First, let me quickly point out that the post title was created by the Linkbait Generator, providing some of the best laughs I’ve had since, basically, ever.
I didn’t have much luck with Google Chrome when it first hit the Web. I’m willing to take the blame for that. I’d been using Firefox for a long, long time, even after people I trust had warned me that it had turned into a real resource hog. It was familiar, it was comfortable, it was serviceable. The bookmarks folders were bloated, hideous things, like long-ignored crisper drawers, in dire need of trashing and steam-cleaning.
So. I’ve been moving toward an Android phone (a process rendered much more gradual lately), and in the process I’ve been exploring a lot more of Google’s offerings. I don’t know how long Google Calendar has been staring at me from the iGoogle page, but I do know I’ve been pining for a calendar as effortlessly and elegantly simple as iCal on my work computer for over a year. And there it was, begorrah, right on me home page. Fancy that.
Now, wait a minute, Chester, you might say in an inexplicable fit of Band quotation, you have a Crackberry – why haven’t you been using Outlook Express? Sorry, mate, I come from a generation that regards Outlook and Outlook Express to be horrible cesspools of virus and hack bait, oscillating its hips on a street corner of the Information Superhighway, and saying Oo-la, sailor, fancy a butcher’s at me user’s contact list?
I have no idea where all this strange dialect stuff is coming from. It may be time to explore medication.
ANYWAY. This has led me to explore other Googlesque offerings, and as I am sure you know, there are many. Poking around the “Labs” tab on many of the apps brings up even more chimerae lurking in the menagerie. I’ve been using Gmail for years, but I’ve now unlocked functionalities within it I had only dreamed of, previously.
So obviously, it was time to revisit the Chrome Plunge, which should really be the name of a techno pop group. My first encounter with it was marred by the fact thatit was just different enough to put me off my stride, and, remarkably, the Scott McCloud comic that accompanied its launch didn’t help – in fact, I may have been suffering from sensory overload, much like the first time I read Understanding Comics. McCloud’s a smart guy, and unfortunately, I think he believes I am just as smart. No, don’t be put off by my blitherings, this is good stuff. I can’t read philosophy texts either, I’ll read the same paragraph three times and then wake up covered with brightly colored scraps of paper and a slightly inebriated pug-dog.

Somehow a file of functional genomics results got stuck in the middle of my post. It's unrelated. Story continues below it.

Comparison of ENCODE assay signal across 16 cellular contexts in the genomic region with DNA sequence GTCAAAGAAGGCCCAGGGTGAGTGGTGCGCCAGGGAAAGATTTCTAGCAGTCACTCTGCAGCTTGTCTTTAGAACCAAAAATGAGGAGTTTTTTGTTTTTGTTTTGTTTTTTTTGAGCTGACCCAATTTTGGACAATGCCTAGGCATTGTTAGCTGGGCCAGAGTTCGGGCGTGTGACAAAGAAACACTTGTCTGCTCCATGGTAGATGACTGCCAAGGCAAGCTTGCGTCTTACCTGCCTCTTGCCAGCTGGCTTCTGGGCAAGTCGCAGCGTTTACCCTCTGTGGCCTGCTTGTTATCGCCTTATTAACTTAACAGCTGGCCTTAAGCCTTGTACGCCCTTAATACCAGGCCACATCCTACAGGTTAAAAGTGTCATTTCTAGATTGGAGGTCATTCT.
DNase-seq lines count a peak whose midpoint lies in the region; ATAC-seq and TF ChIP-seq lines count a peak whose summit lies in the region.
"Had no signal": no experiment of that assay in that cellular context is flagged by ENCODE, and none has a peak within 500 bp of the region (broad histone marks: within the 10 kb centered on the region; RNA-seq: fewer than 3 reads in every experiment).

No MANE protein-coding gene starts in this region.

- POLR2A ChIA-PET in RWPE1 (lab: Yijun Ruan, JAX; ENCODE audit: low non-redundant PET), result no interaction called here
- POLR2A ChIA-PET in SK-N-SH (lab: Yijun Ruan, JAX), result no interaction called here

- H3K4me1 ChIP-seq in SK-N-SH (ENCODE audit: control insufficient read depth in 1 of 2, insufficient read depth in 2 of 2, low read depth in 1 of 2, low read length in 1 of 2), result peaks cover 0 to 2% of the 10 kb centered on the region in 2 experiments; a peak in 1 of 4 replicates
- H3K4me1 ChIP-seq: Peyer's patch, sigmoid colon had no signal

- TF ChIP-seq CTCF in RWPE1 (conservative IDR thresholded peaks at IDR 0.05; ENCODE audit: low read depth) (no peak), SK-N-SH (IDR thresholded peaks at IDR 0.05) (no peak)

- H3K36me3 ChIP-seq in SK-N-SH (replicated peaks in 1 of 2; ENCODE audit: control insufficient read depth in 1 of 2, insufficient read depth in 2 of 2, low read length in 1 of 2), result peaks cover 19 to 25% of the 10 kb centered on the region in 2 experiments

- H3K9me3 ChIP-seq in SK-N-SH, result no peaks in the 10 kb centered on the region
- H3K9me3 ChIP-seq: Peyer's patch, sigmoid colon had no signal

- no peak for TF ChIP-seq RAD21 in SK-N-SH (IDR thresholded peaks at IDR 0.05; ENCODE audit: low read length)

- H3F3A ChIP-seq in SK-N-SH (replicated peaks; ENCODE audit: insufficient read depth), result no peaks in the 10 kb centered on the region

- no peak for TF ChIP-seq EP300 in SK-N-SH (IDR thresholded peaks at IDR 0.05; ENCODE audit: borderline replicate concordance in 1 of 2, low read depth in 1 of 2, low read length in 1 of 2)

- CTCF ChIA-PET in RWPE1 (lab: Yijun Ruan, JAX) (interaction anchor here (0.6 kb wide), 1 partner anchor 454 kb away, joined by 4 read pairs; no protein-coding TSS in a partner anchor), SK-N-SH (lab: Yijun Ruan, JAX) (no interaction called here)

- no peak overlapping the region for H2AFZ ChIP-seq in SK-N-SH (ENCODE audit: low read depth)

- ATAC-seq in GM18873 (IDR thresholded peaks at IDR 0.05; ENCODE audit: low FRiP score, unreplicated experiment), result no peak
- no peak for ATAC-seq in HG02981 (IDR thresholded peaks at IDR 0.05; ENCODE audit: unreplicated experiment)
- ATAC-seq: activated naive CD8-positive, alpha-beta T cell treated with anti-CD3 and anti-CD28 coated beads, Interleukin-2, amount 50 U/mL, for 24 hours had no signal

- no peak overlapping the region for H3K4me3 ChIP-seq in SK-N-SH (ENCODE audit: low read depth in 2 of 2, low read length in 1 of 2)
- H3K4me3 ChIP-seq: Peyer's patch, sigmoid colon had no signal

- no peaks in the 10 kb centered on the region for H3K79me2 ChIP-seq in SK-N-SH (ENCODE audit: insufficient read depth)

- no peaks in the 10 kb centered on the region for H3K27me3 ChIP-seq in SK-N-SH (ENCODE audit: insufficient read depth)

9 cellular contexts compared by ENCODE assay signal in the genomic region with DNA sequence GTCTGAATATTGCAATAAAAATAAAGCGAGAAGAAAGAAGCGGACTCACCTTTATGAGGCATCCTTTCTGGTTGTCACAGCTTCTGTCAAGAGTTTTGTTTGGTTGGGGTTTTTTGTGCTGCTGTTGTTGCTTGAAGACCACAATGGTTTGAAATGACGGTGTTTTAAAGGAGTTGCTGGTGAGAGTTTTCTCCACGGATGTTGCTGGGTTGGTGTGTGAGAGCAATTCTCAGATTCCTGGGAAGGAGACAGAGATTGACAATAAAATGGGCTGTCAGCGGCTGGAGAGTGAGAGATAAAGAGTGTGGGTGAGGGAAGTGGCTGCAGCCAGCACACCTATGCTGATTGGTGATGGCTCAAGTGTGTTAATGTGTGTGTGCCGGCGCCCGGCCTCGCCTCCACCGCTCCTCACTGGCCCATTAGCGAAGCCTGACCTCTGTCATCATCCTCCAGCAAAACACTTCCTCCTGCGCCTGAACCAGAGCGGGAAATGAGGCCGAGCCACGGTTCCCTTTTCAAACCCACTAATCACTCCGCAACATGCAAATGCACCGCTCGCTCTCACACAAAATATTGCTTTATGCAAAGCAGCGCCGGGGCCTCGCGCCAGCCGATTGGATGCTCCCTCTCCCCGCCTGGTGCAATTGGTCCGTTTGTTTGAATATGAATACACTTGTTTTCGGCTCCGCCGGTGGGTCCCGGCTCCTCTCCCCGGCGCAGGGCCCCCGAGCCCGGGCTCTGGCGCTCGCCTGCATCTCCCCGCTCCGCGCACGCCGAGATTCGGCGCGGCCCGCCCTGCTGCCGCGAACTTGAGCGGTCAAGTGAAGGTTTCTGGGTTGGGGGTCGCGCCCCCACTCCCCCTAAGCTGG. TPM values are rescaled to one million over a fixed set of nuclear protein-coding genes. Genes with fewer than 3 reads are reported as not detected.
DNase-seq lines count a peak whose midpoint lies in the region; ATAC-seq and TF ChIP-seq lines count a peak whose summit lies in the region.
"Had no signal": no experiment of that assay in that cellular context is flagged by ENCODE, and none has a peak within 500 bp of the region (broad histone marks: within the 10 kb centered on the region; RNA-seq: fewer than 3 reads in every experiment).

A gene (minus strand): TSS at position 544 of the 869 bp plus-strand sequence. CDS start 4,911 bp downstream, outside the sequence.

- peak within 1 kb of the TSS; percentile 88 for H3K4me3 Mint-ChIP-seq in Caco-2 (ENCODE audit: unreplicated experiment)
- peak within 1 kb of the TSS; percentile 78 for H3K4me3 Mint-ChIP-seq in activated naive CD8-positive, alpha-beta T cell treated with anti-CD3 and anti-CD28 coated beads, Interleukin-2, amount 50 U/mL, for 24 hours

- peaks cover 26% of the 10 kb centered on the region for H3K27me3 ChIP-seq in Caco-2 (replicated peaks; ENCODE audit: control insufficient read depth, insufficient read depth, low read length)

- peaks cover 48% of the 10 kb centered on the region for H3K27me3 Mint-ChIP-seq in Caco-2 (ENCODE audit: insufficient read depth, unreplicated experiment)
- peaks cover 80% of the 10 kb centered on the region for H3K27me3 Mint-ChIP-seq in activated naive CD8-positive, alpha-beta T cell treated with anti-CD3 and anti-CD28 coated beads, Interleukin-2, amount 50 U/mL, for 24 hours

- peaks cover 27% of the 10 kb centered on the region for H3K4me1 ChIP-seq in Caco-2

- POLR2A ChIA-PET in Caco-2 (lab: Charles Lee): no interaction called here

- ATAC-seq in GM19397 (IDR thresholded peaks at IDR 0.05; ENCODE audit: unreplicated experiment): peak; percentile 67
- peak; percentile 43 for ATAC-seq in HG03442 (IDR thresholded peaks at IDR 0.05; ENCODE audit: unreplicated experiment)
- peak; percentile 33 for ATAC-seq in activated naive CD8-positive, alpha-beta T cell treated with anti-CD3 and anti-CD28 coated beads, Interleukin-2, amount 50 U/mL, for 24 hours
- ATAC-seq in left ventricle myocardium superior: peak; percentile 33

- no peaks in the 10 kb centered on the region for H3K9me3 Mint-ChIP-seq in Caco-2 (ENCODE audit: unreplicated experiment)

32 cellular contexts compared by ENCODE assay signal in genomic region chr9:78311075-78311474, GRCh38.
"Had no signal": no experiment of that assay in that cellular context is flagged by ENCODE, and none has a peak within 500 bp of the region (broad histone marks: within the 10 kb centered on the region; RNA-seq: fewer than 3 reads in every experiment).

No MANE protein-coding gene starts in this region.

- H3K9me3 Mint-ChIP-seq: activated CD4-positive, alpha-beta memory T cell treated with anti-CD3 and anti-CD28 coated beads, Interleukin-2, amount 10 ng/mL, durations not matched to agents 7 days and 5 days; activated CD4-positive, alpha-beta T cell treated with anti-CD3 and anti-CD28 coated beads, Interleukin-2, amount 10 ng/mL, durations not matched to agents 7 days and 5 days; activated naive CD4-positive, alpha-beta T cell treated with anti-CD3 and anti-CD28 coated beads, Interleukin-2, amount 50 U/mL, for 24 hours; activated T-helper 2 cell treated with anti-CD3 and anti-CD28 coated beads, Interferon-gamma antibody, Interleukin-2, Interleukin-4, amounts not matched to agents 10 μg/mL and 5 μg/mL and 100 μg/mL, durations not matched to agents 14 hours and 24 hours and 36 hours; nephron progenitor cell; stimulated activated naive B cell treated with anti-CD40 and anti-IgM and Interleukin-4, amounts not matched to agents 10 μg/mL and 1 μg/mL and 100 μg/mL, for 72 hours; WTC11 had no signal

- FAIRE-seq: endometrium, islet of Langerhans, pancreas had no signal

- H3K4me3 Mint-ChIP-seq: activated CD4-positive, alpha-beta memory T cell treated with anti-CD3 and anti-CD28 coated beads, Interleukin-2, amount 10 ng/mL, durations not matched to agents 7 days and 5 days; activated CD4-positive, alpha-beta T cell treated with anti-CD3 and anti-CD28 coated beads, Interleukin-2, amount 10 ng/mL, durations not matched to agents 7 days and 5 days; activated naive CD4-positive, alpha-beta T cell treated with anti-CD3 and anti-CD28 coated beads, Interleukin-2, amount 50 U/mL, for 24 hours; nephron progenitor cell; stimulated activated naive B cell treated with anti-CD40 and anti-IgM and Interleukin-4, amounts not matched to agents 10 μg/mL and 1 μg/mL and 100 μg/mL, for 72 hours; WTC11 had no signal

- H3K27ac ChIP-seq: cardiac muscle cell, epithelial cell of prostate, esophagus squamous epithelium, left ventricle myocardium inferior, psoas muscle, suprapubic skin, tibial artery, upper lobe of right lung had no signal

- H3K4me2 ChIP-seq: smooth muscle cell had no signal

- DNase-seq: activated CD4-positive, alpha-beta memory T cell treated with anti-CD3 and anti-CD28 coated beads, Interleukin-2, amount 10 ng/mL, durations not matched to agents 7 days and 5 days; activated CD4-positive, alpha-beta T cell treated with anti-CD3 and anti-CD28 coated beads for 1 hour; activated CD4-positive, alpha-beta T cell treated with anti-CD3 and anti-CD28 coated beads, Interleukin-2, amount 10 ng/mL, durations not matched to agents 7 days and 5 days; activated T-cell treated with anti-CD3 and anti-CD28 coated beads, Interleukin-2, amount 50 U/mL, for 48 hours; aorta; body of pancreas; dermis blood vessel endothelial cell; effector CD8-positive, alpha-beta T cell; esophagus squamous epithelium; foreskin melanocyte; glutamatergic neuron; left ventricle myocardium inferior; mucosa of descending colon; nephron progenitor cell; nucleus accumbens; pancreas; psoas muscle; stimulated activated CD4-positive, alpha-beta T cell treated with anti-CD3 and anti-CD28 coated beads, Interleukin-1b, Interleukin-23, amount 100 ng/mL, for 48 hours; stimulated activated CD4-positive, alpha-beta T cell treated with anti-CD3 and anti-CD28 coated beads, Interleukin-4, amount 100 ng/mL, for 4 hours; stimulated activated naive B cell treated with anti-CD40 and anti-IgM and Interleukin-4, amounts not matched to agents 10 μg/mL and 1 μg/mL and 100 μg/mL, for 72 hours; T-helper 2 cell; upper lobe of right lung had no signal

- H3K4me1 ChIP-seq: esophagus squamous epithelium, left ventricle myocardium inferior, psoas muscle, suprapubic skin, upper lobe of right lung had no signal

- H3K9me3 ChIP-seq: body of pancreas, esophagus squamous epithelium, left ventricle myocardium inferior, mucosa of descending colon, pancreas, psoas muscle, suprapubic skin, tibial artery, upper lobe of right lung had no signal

So I eschewed McCloud’s illustrated tract, uninstalled the old version of Chrome lying fallow on my hard drive, installed a new one, and found the process unexceptional and friendly. That was two days ago, and I have not yet turned into some sort of cyber-zombie or suffered any other sort of doom normally associated with mucking about with alien technologies one does not fully comprehend.
So what we’re really getting at here is, as a geek, I am sadly lacking. I continue to poke at Chrome, and I am finding it a slightly different beast on my work computer (which is a Mac) than I am at home (a PC). Wrestling it into a form on the Mac similar to what I was using at home was more involved than I had assumed, but the dust has settled, I’m still standing. I’m looking at an extension list quite different from what I use at home, because I use Chrome for different things at home, and that is one of the best things I’m finding about the browser – I am loving the customization. There have been a few times I’ve been surprised by what it won’t do – with an unspoken “yet!” lurking somewhere in the background – but overall, I guess I’m ready to be welcomed into the fabulous world of 2008.
And I’m going to take another crack at that Scott McCloud comic. Maybe I got smarter.
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